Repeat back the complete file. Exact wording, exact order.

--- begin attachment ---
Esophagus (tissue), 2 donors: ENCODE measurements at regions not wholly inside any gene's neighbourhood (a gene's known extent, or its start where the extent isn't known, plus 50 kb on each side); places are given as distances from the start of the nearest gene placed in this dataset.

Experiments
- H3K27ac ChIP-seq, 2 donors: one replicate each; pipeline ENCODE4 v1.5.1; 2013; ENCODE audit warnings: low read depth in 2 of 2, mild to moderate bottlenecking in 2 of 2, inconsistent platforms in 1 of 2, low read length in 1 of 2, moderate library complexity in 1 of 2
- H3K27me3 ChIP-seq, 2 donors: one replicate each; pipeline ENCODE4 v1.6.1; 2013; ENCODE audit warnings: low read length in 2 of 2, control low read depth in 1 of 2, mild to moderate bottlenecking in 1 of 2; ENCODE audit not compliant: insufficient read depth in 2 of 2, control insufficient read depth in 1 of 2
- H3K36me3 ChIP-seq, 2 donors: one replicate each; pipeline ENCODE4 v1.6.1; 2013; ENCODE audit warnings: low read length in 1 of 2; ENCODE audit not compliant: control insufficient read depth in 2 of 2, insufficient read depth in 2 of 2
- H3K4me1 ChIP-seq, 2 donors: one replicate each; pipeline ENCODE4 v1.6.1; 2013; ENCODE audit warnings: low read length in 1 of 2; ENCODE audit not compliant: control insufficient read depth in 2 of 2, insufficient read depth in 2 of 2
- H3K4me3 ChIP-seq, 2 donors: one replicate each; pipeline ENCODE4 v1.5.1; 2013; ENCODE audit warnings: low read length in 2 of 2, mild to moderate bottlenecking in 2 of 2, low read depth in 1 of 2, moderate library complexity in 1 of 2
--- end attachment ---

Esophagus (tissue), 2 donors: ENCODE measurements at regions not wholly inside any gene's neighbourhood (a gene's known extent, or its start where the extent isn't known, plus 50 kb on each side); places are given as distances from the start of the nearest gene placed in this dataset.

Experiments
- H3K27ac ChIP-seq, 2 donors: one replicate each; pipeline ENCODE4 v1.5.1; 2013; ENCODE audit warnings: low read depth in 2 of 2, mild to moderate bottlenecking in 2 of 2, inconsistent platforms in 1 of 2, low read length in 1 of 2, moderate library complexity in 1 of 2
- H3K27me3 ChIP-seq, 2 donors: one replicate each; pipeline ENCODE4 v1.6.1; 2013; ENCODE audit warnings: low read length in 2 of 2, control low read depth in 1 of 2, mild to moderate bottlenecking in 1 of 2; ENCODE audit not compliant: insufficient read depth in 2 of 2, control insufficient read depth in 1 of 2
- H3K36me3 ChIP-seq, 2 donors: one replicate each; pipeline ENCODE4 v1.6.1; 2013; ENCODE audit warnings: low read length in 1 of 2; ENCODE audit not compliant: control insufficient read depth in 2 of 2, insufficient read depth in 2 of 2
- H3K4me1 ChIP-seq, 2 donors: one replicate each; pipeline ENCODE4 v1.6.1; 2013; ENCODE audit warnings: low read length in 1 of 2; ENCODE audit not compliant: control insufficient read depth in 2 of 2, insufficient read depth in 2 of 2
- H3K4me3 ChIP-seq, 2 donors: one replicate each; pipeline ENCODE4 v1.5.1; 2013; ENCODE audit warnings: low read length in 2 of 2, mild to moderate bottlenecking in 2 of 2, low read depth in 1 of 2, moderate library complexity in 1 of 2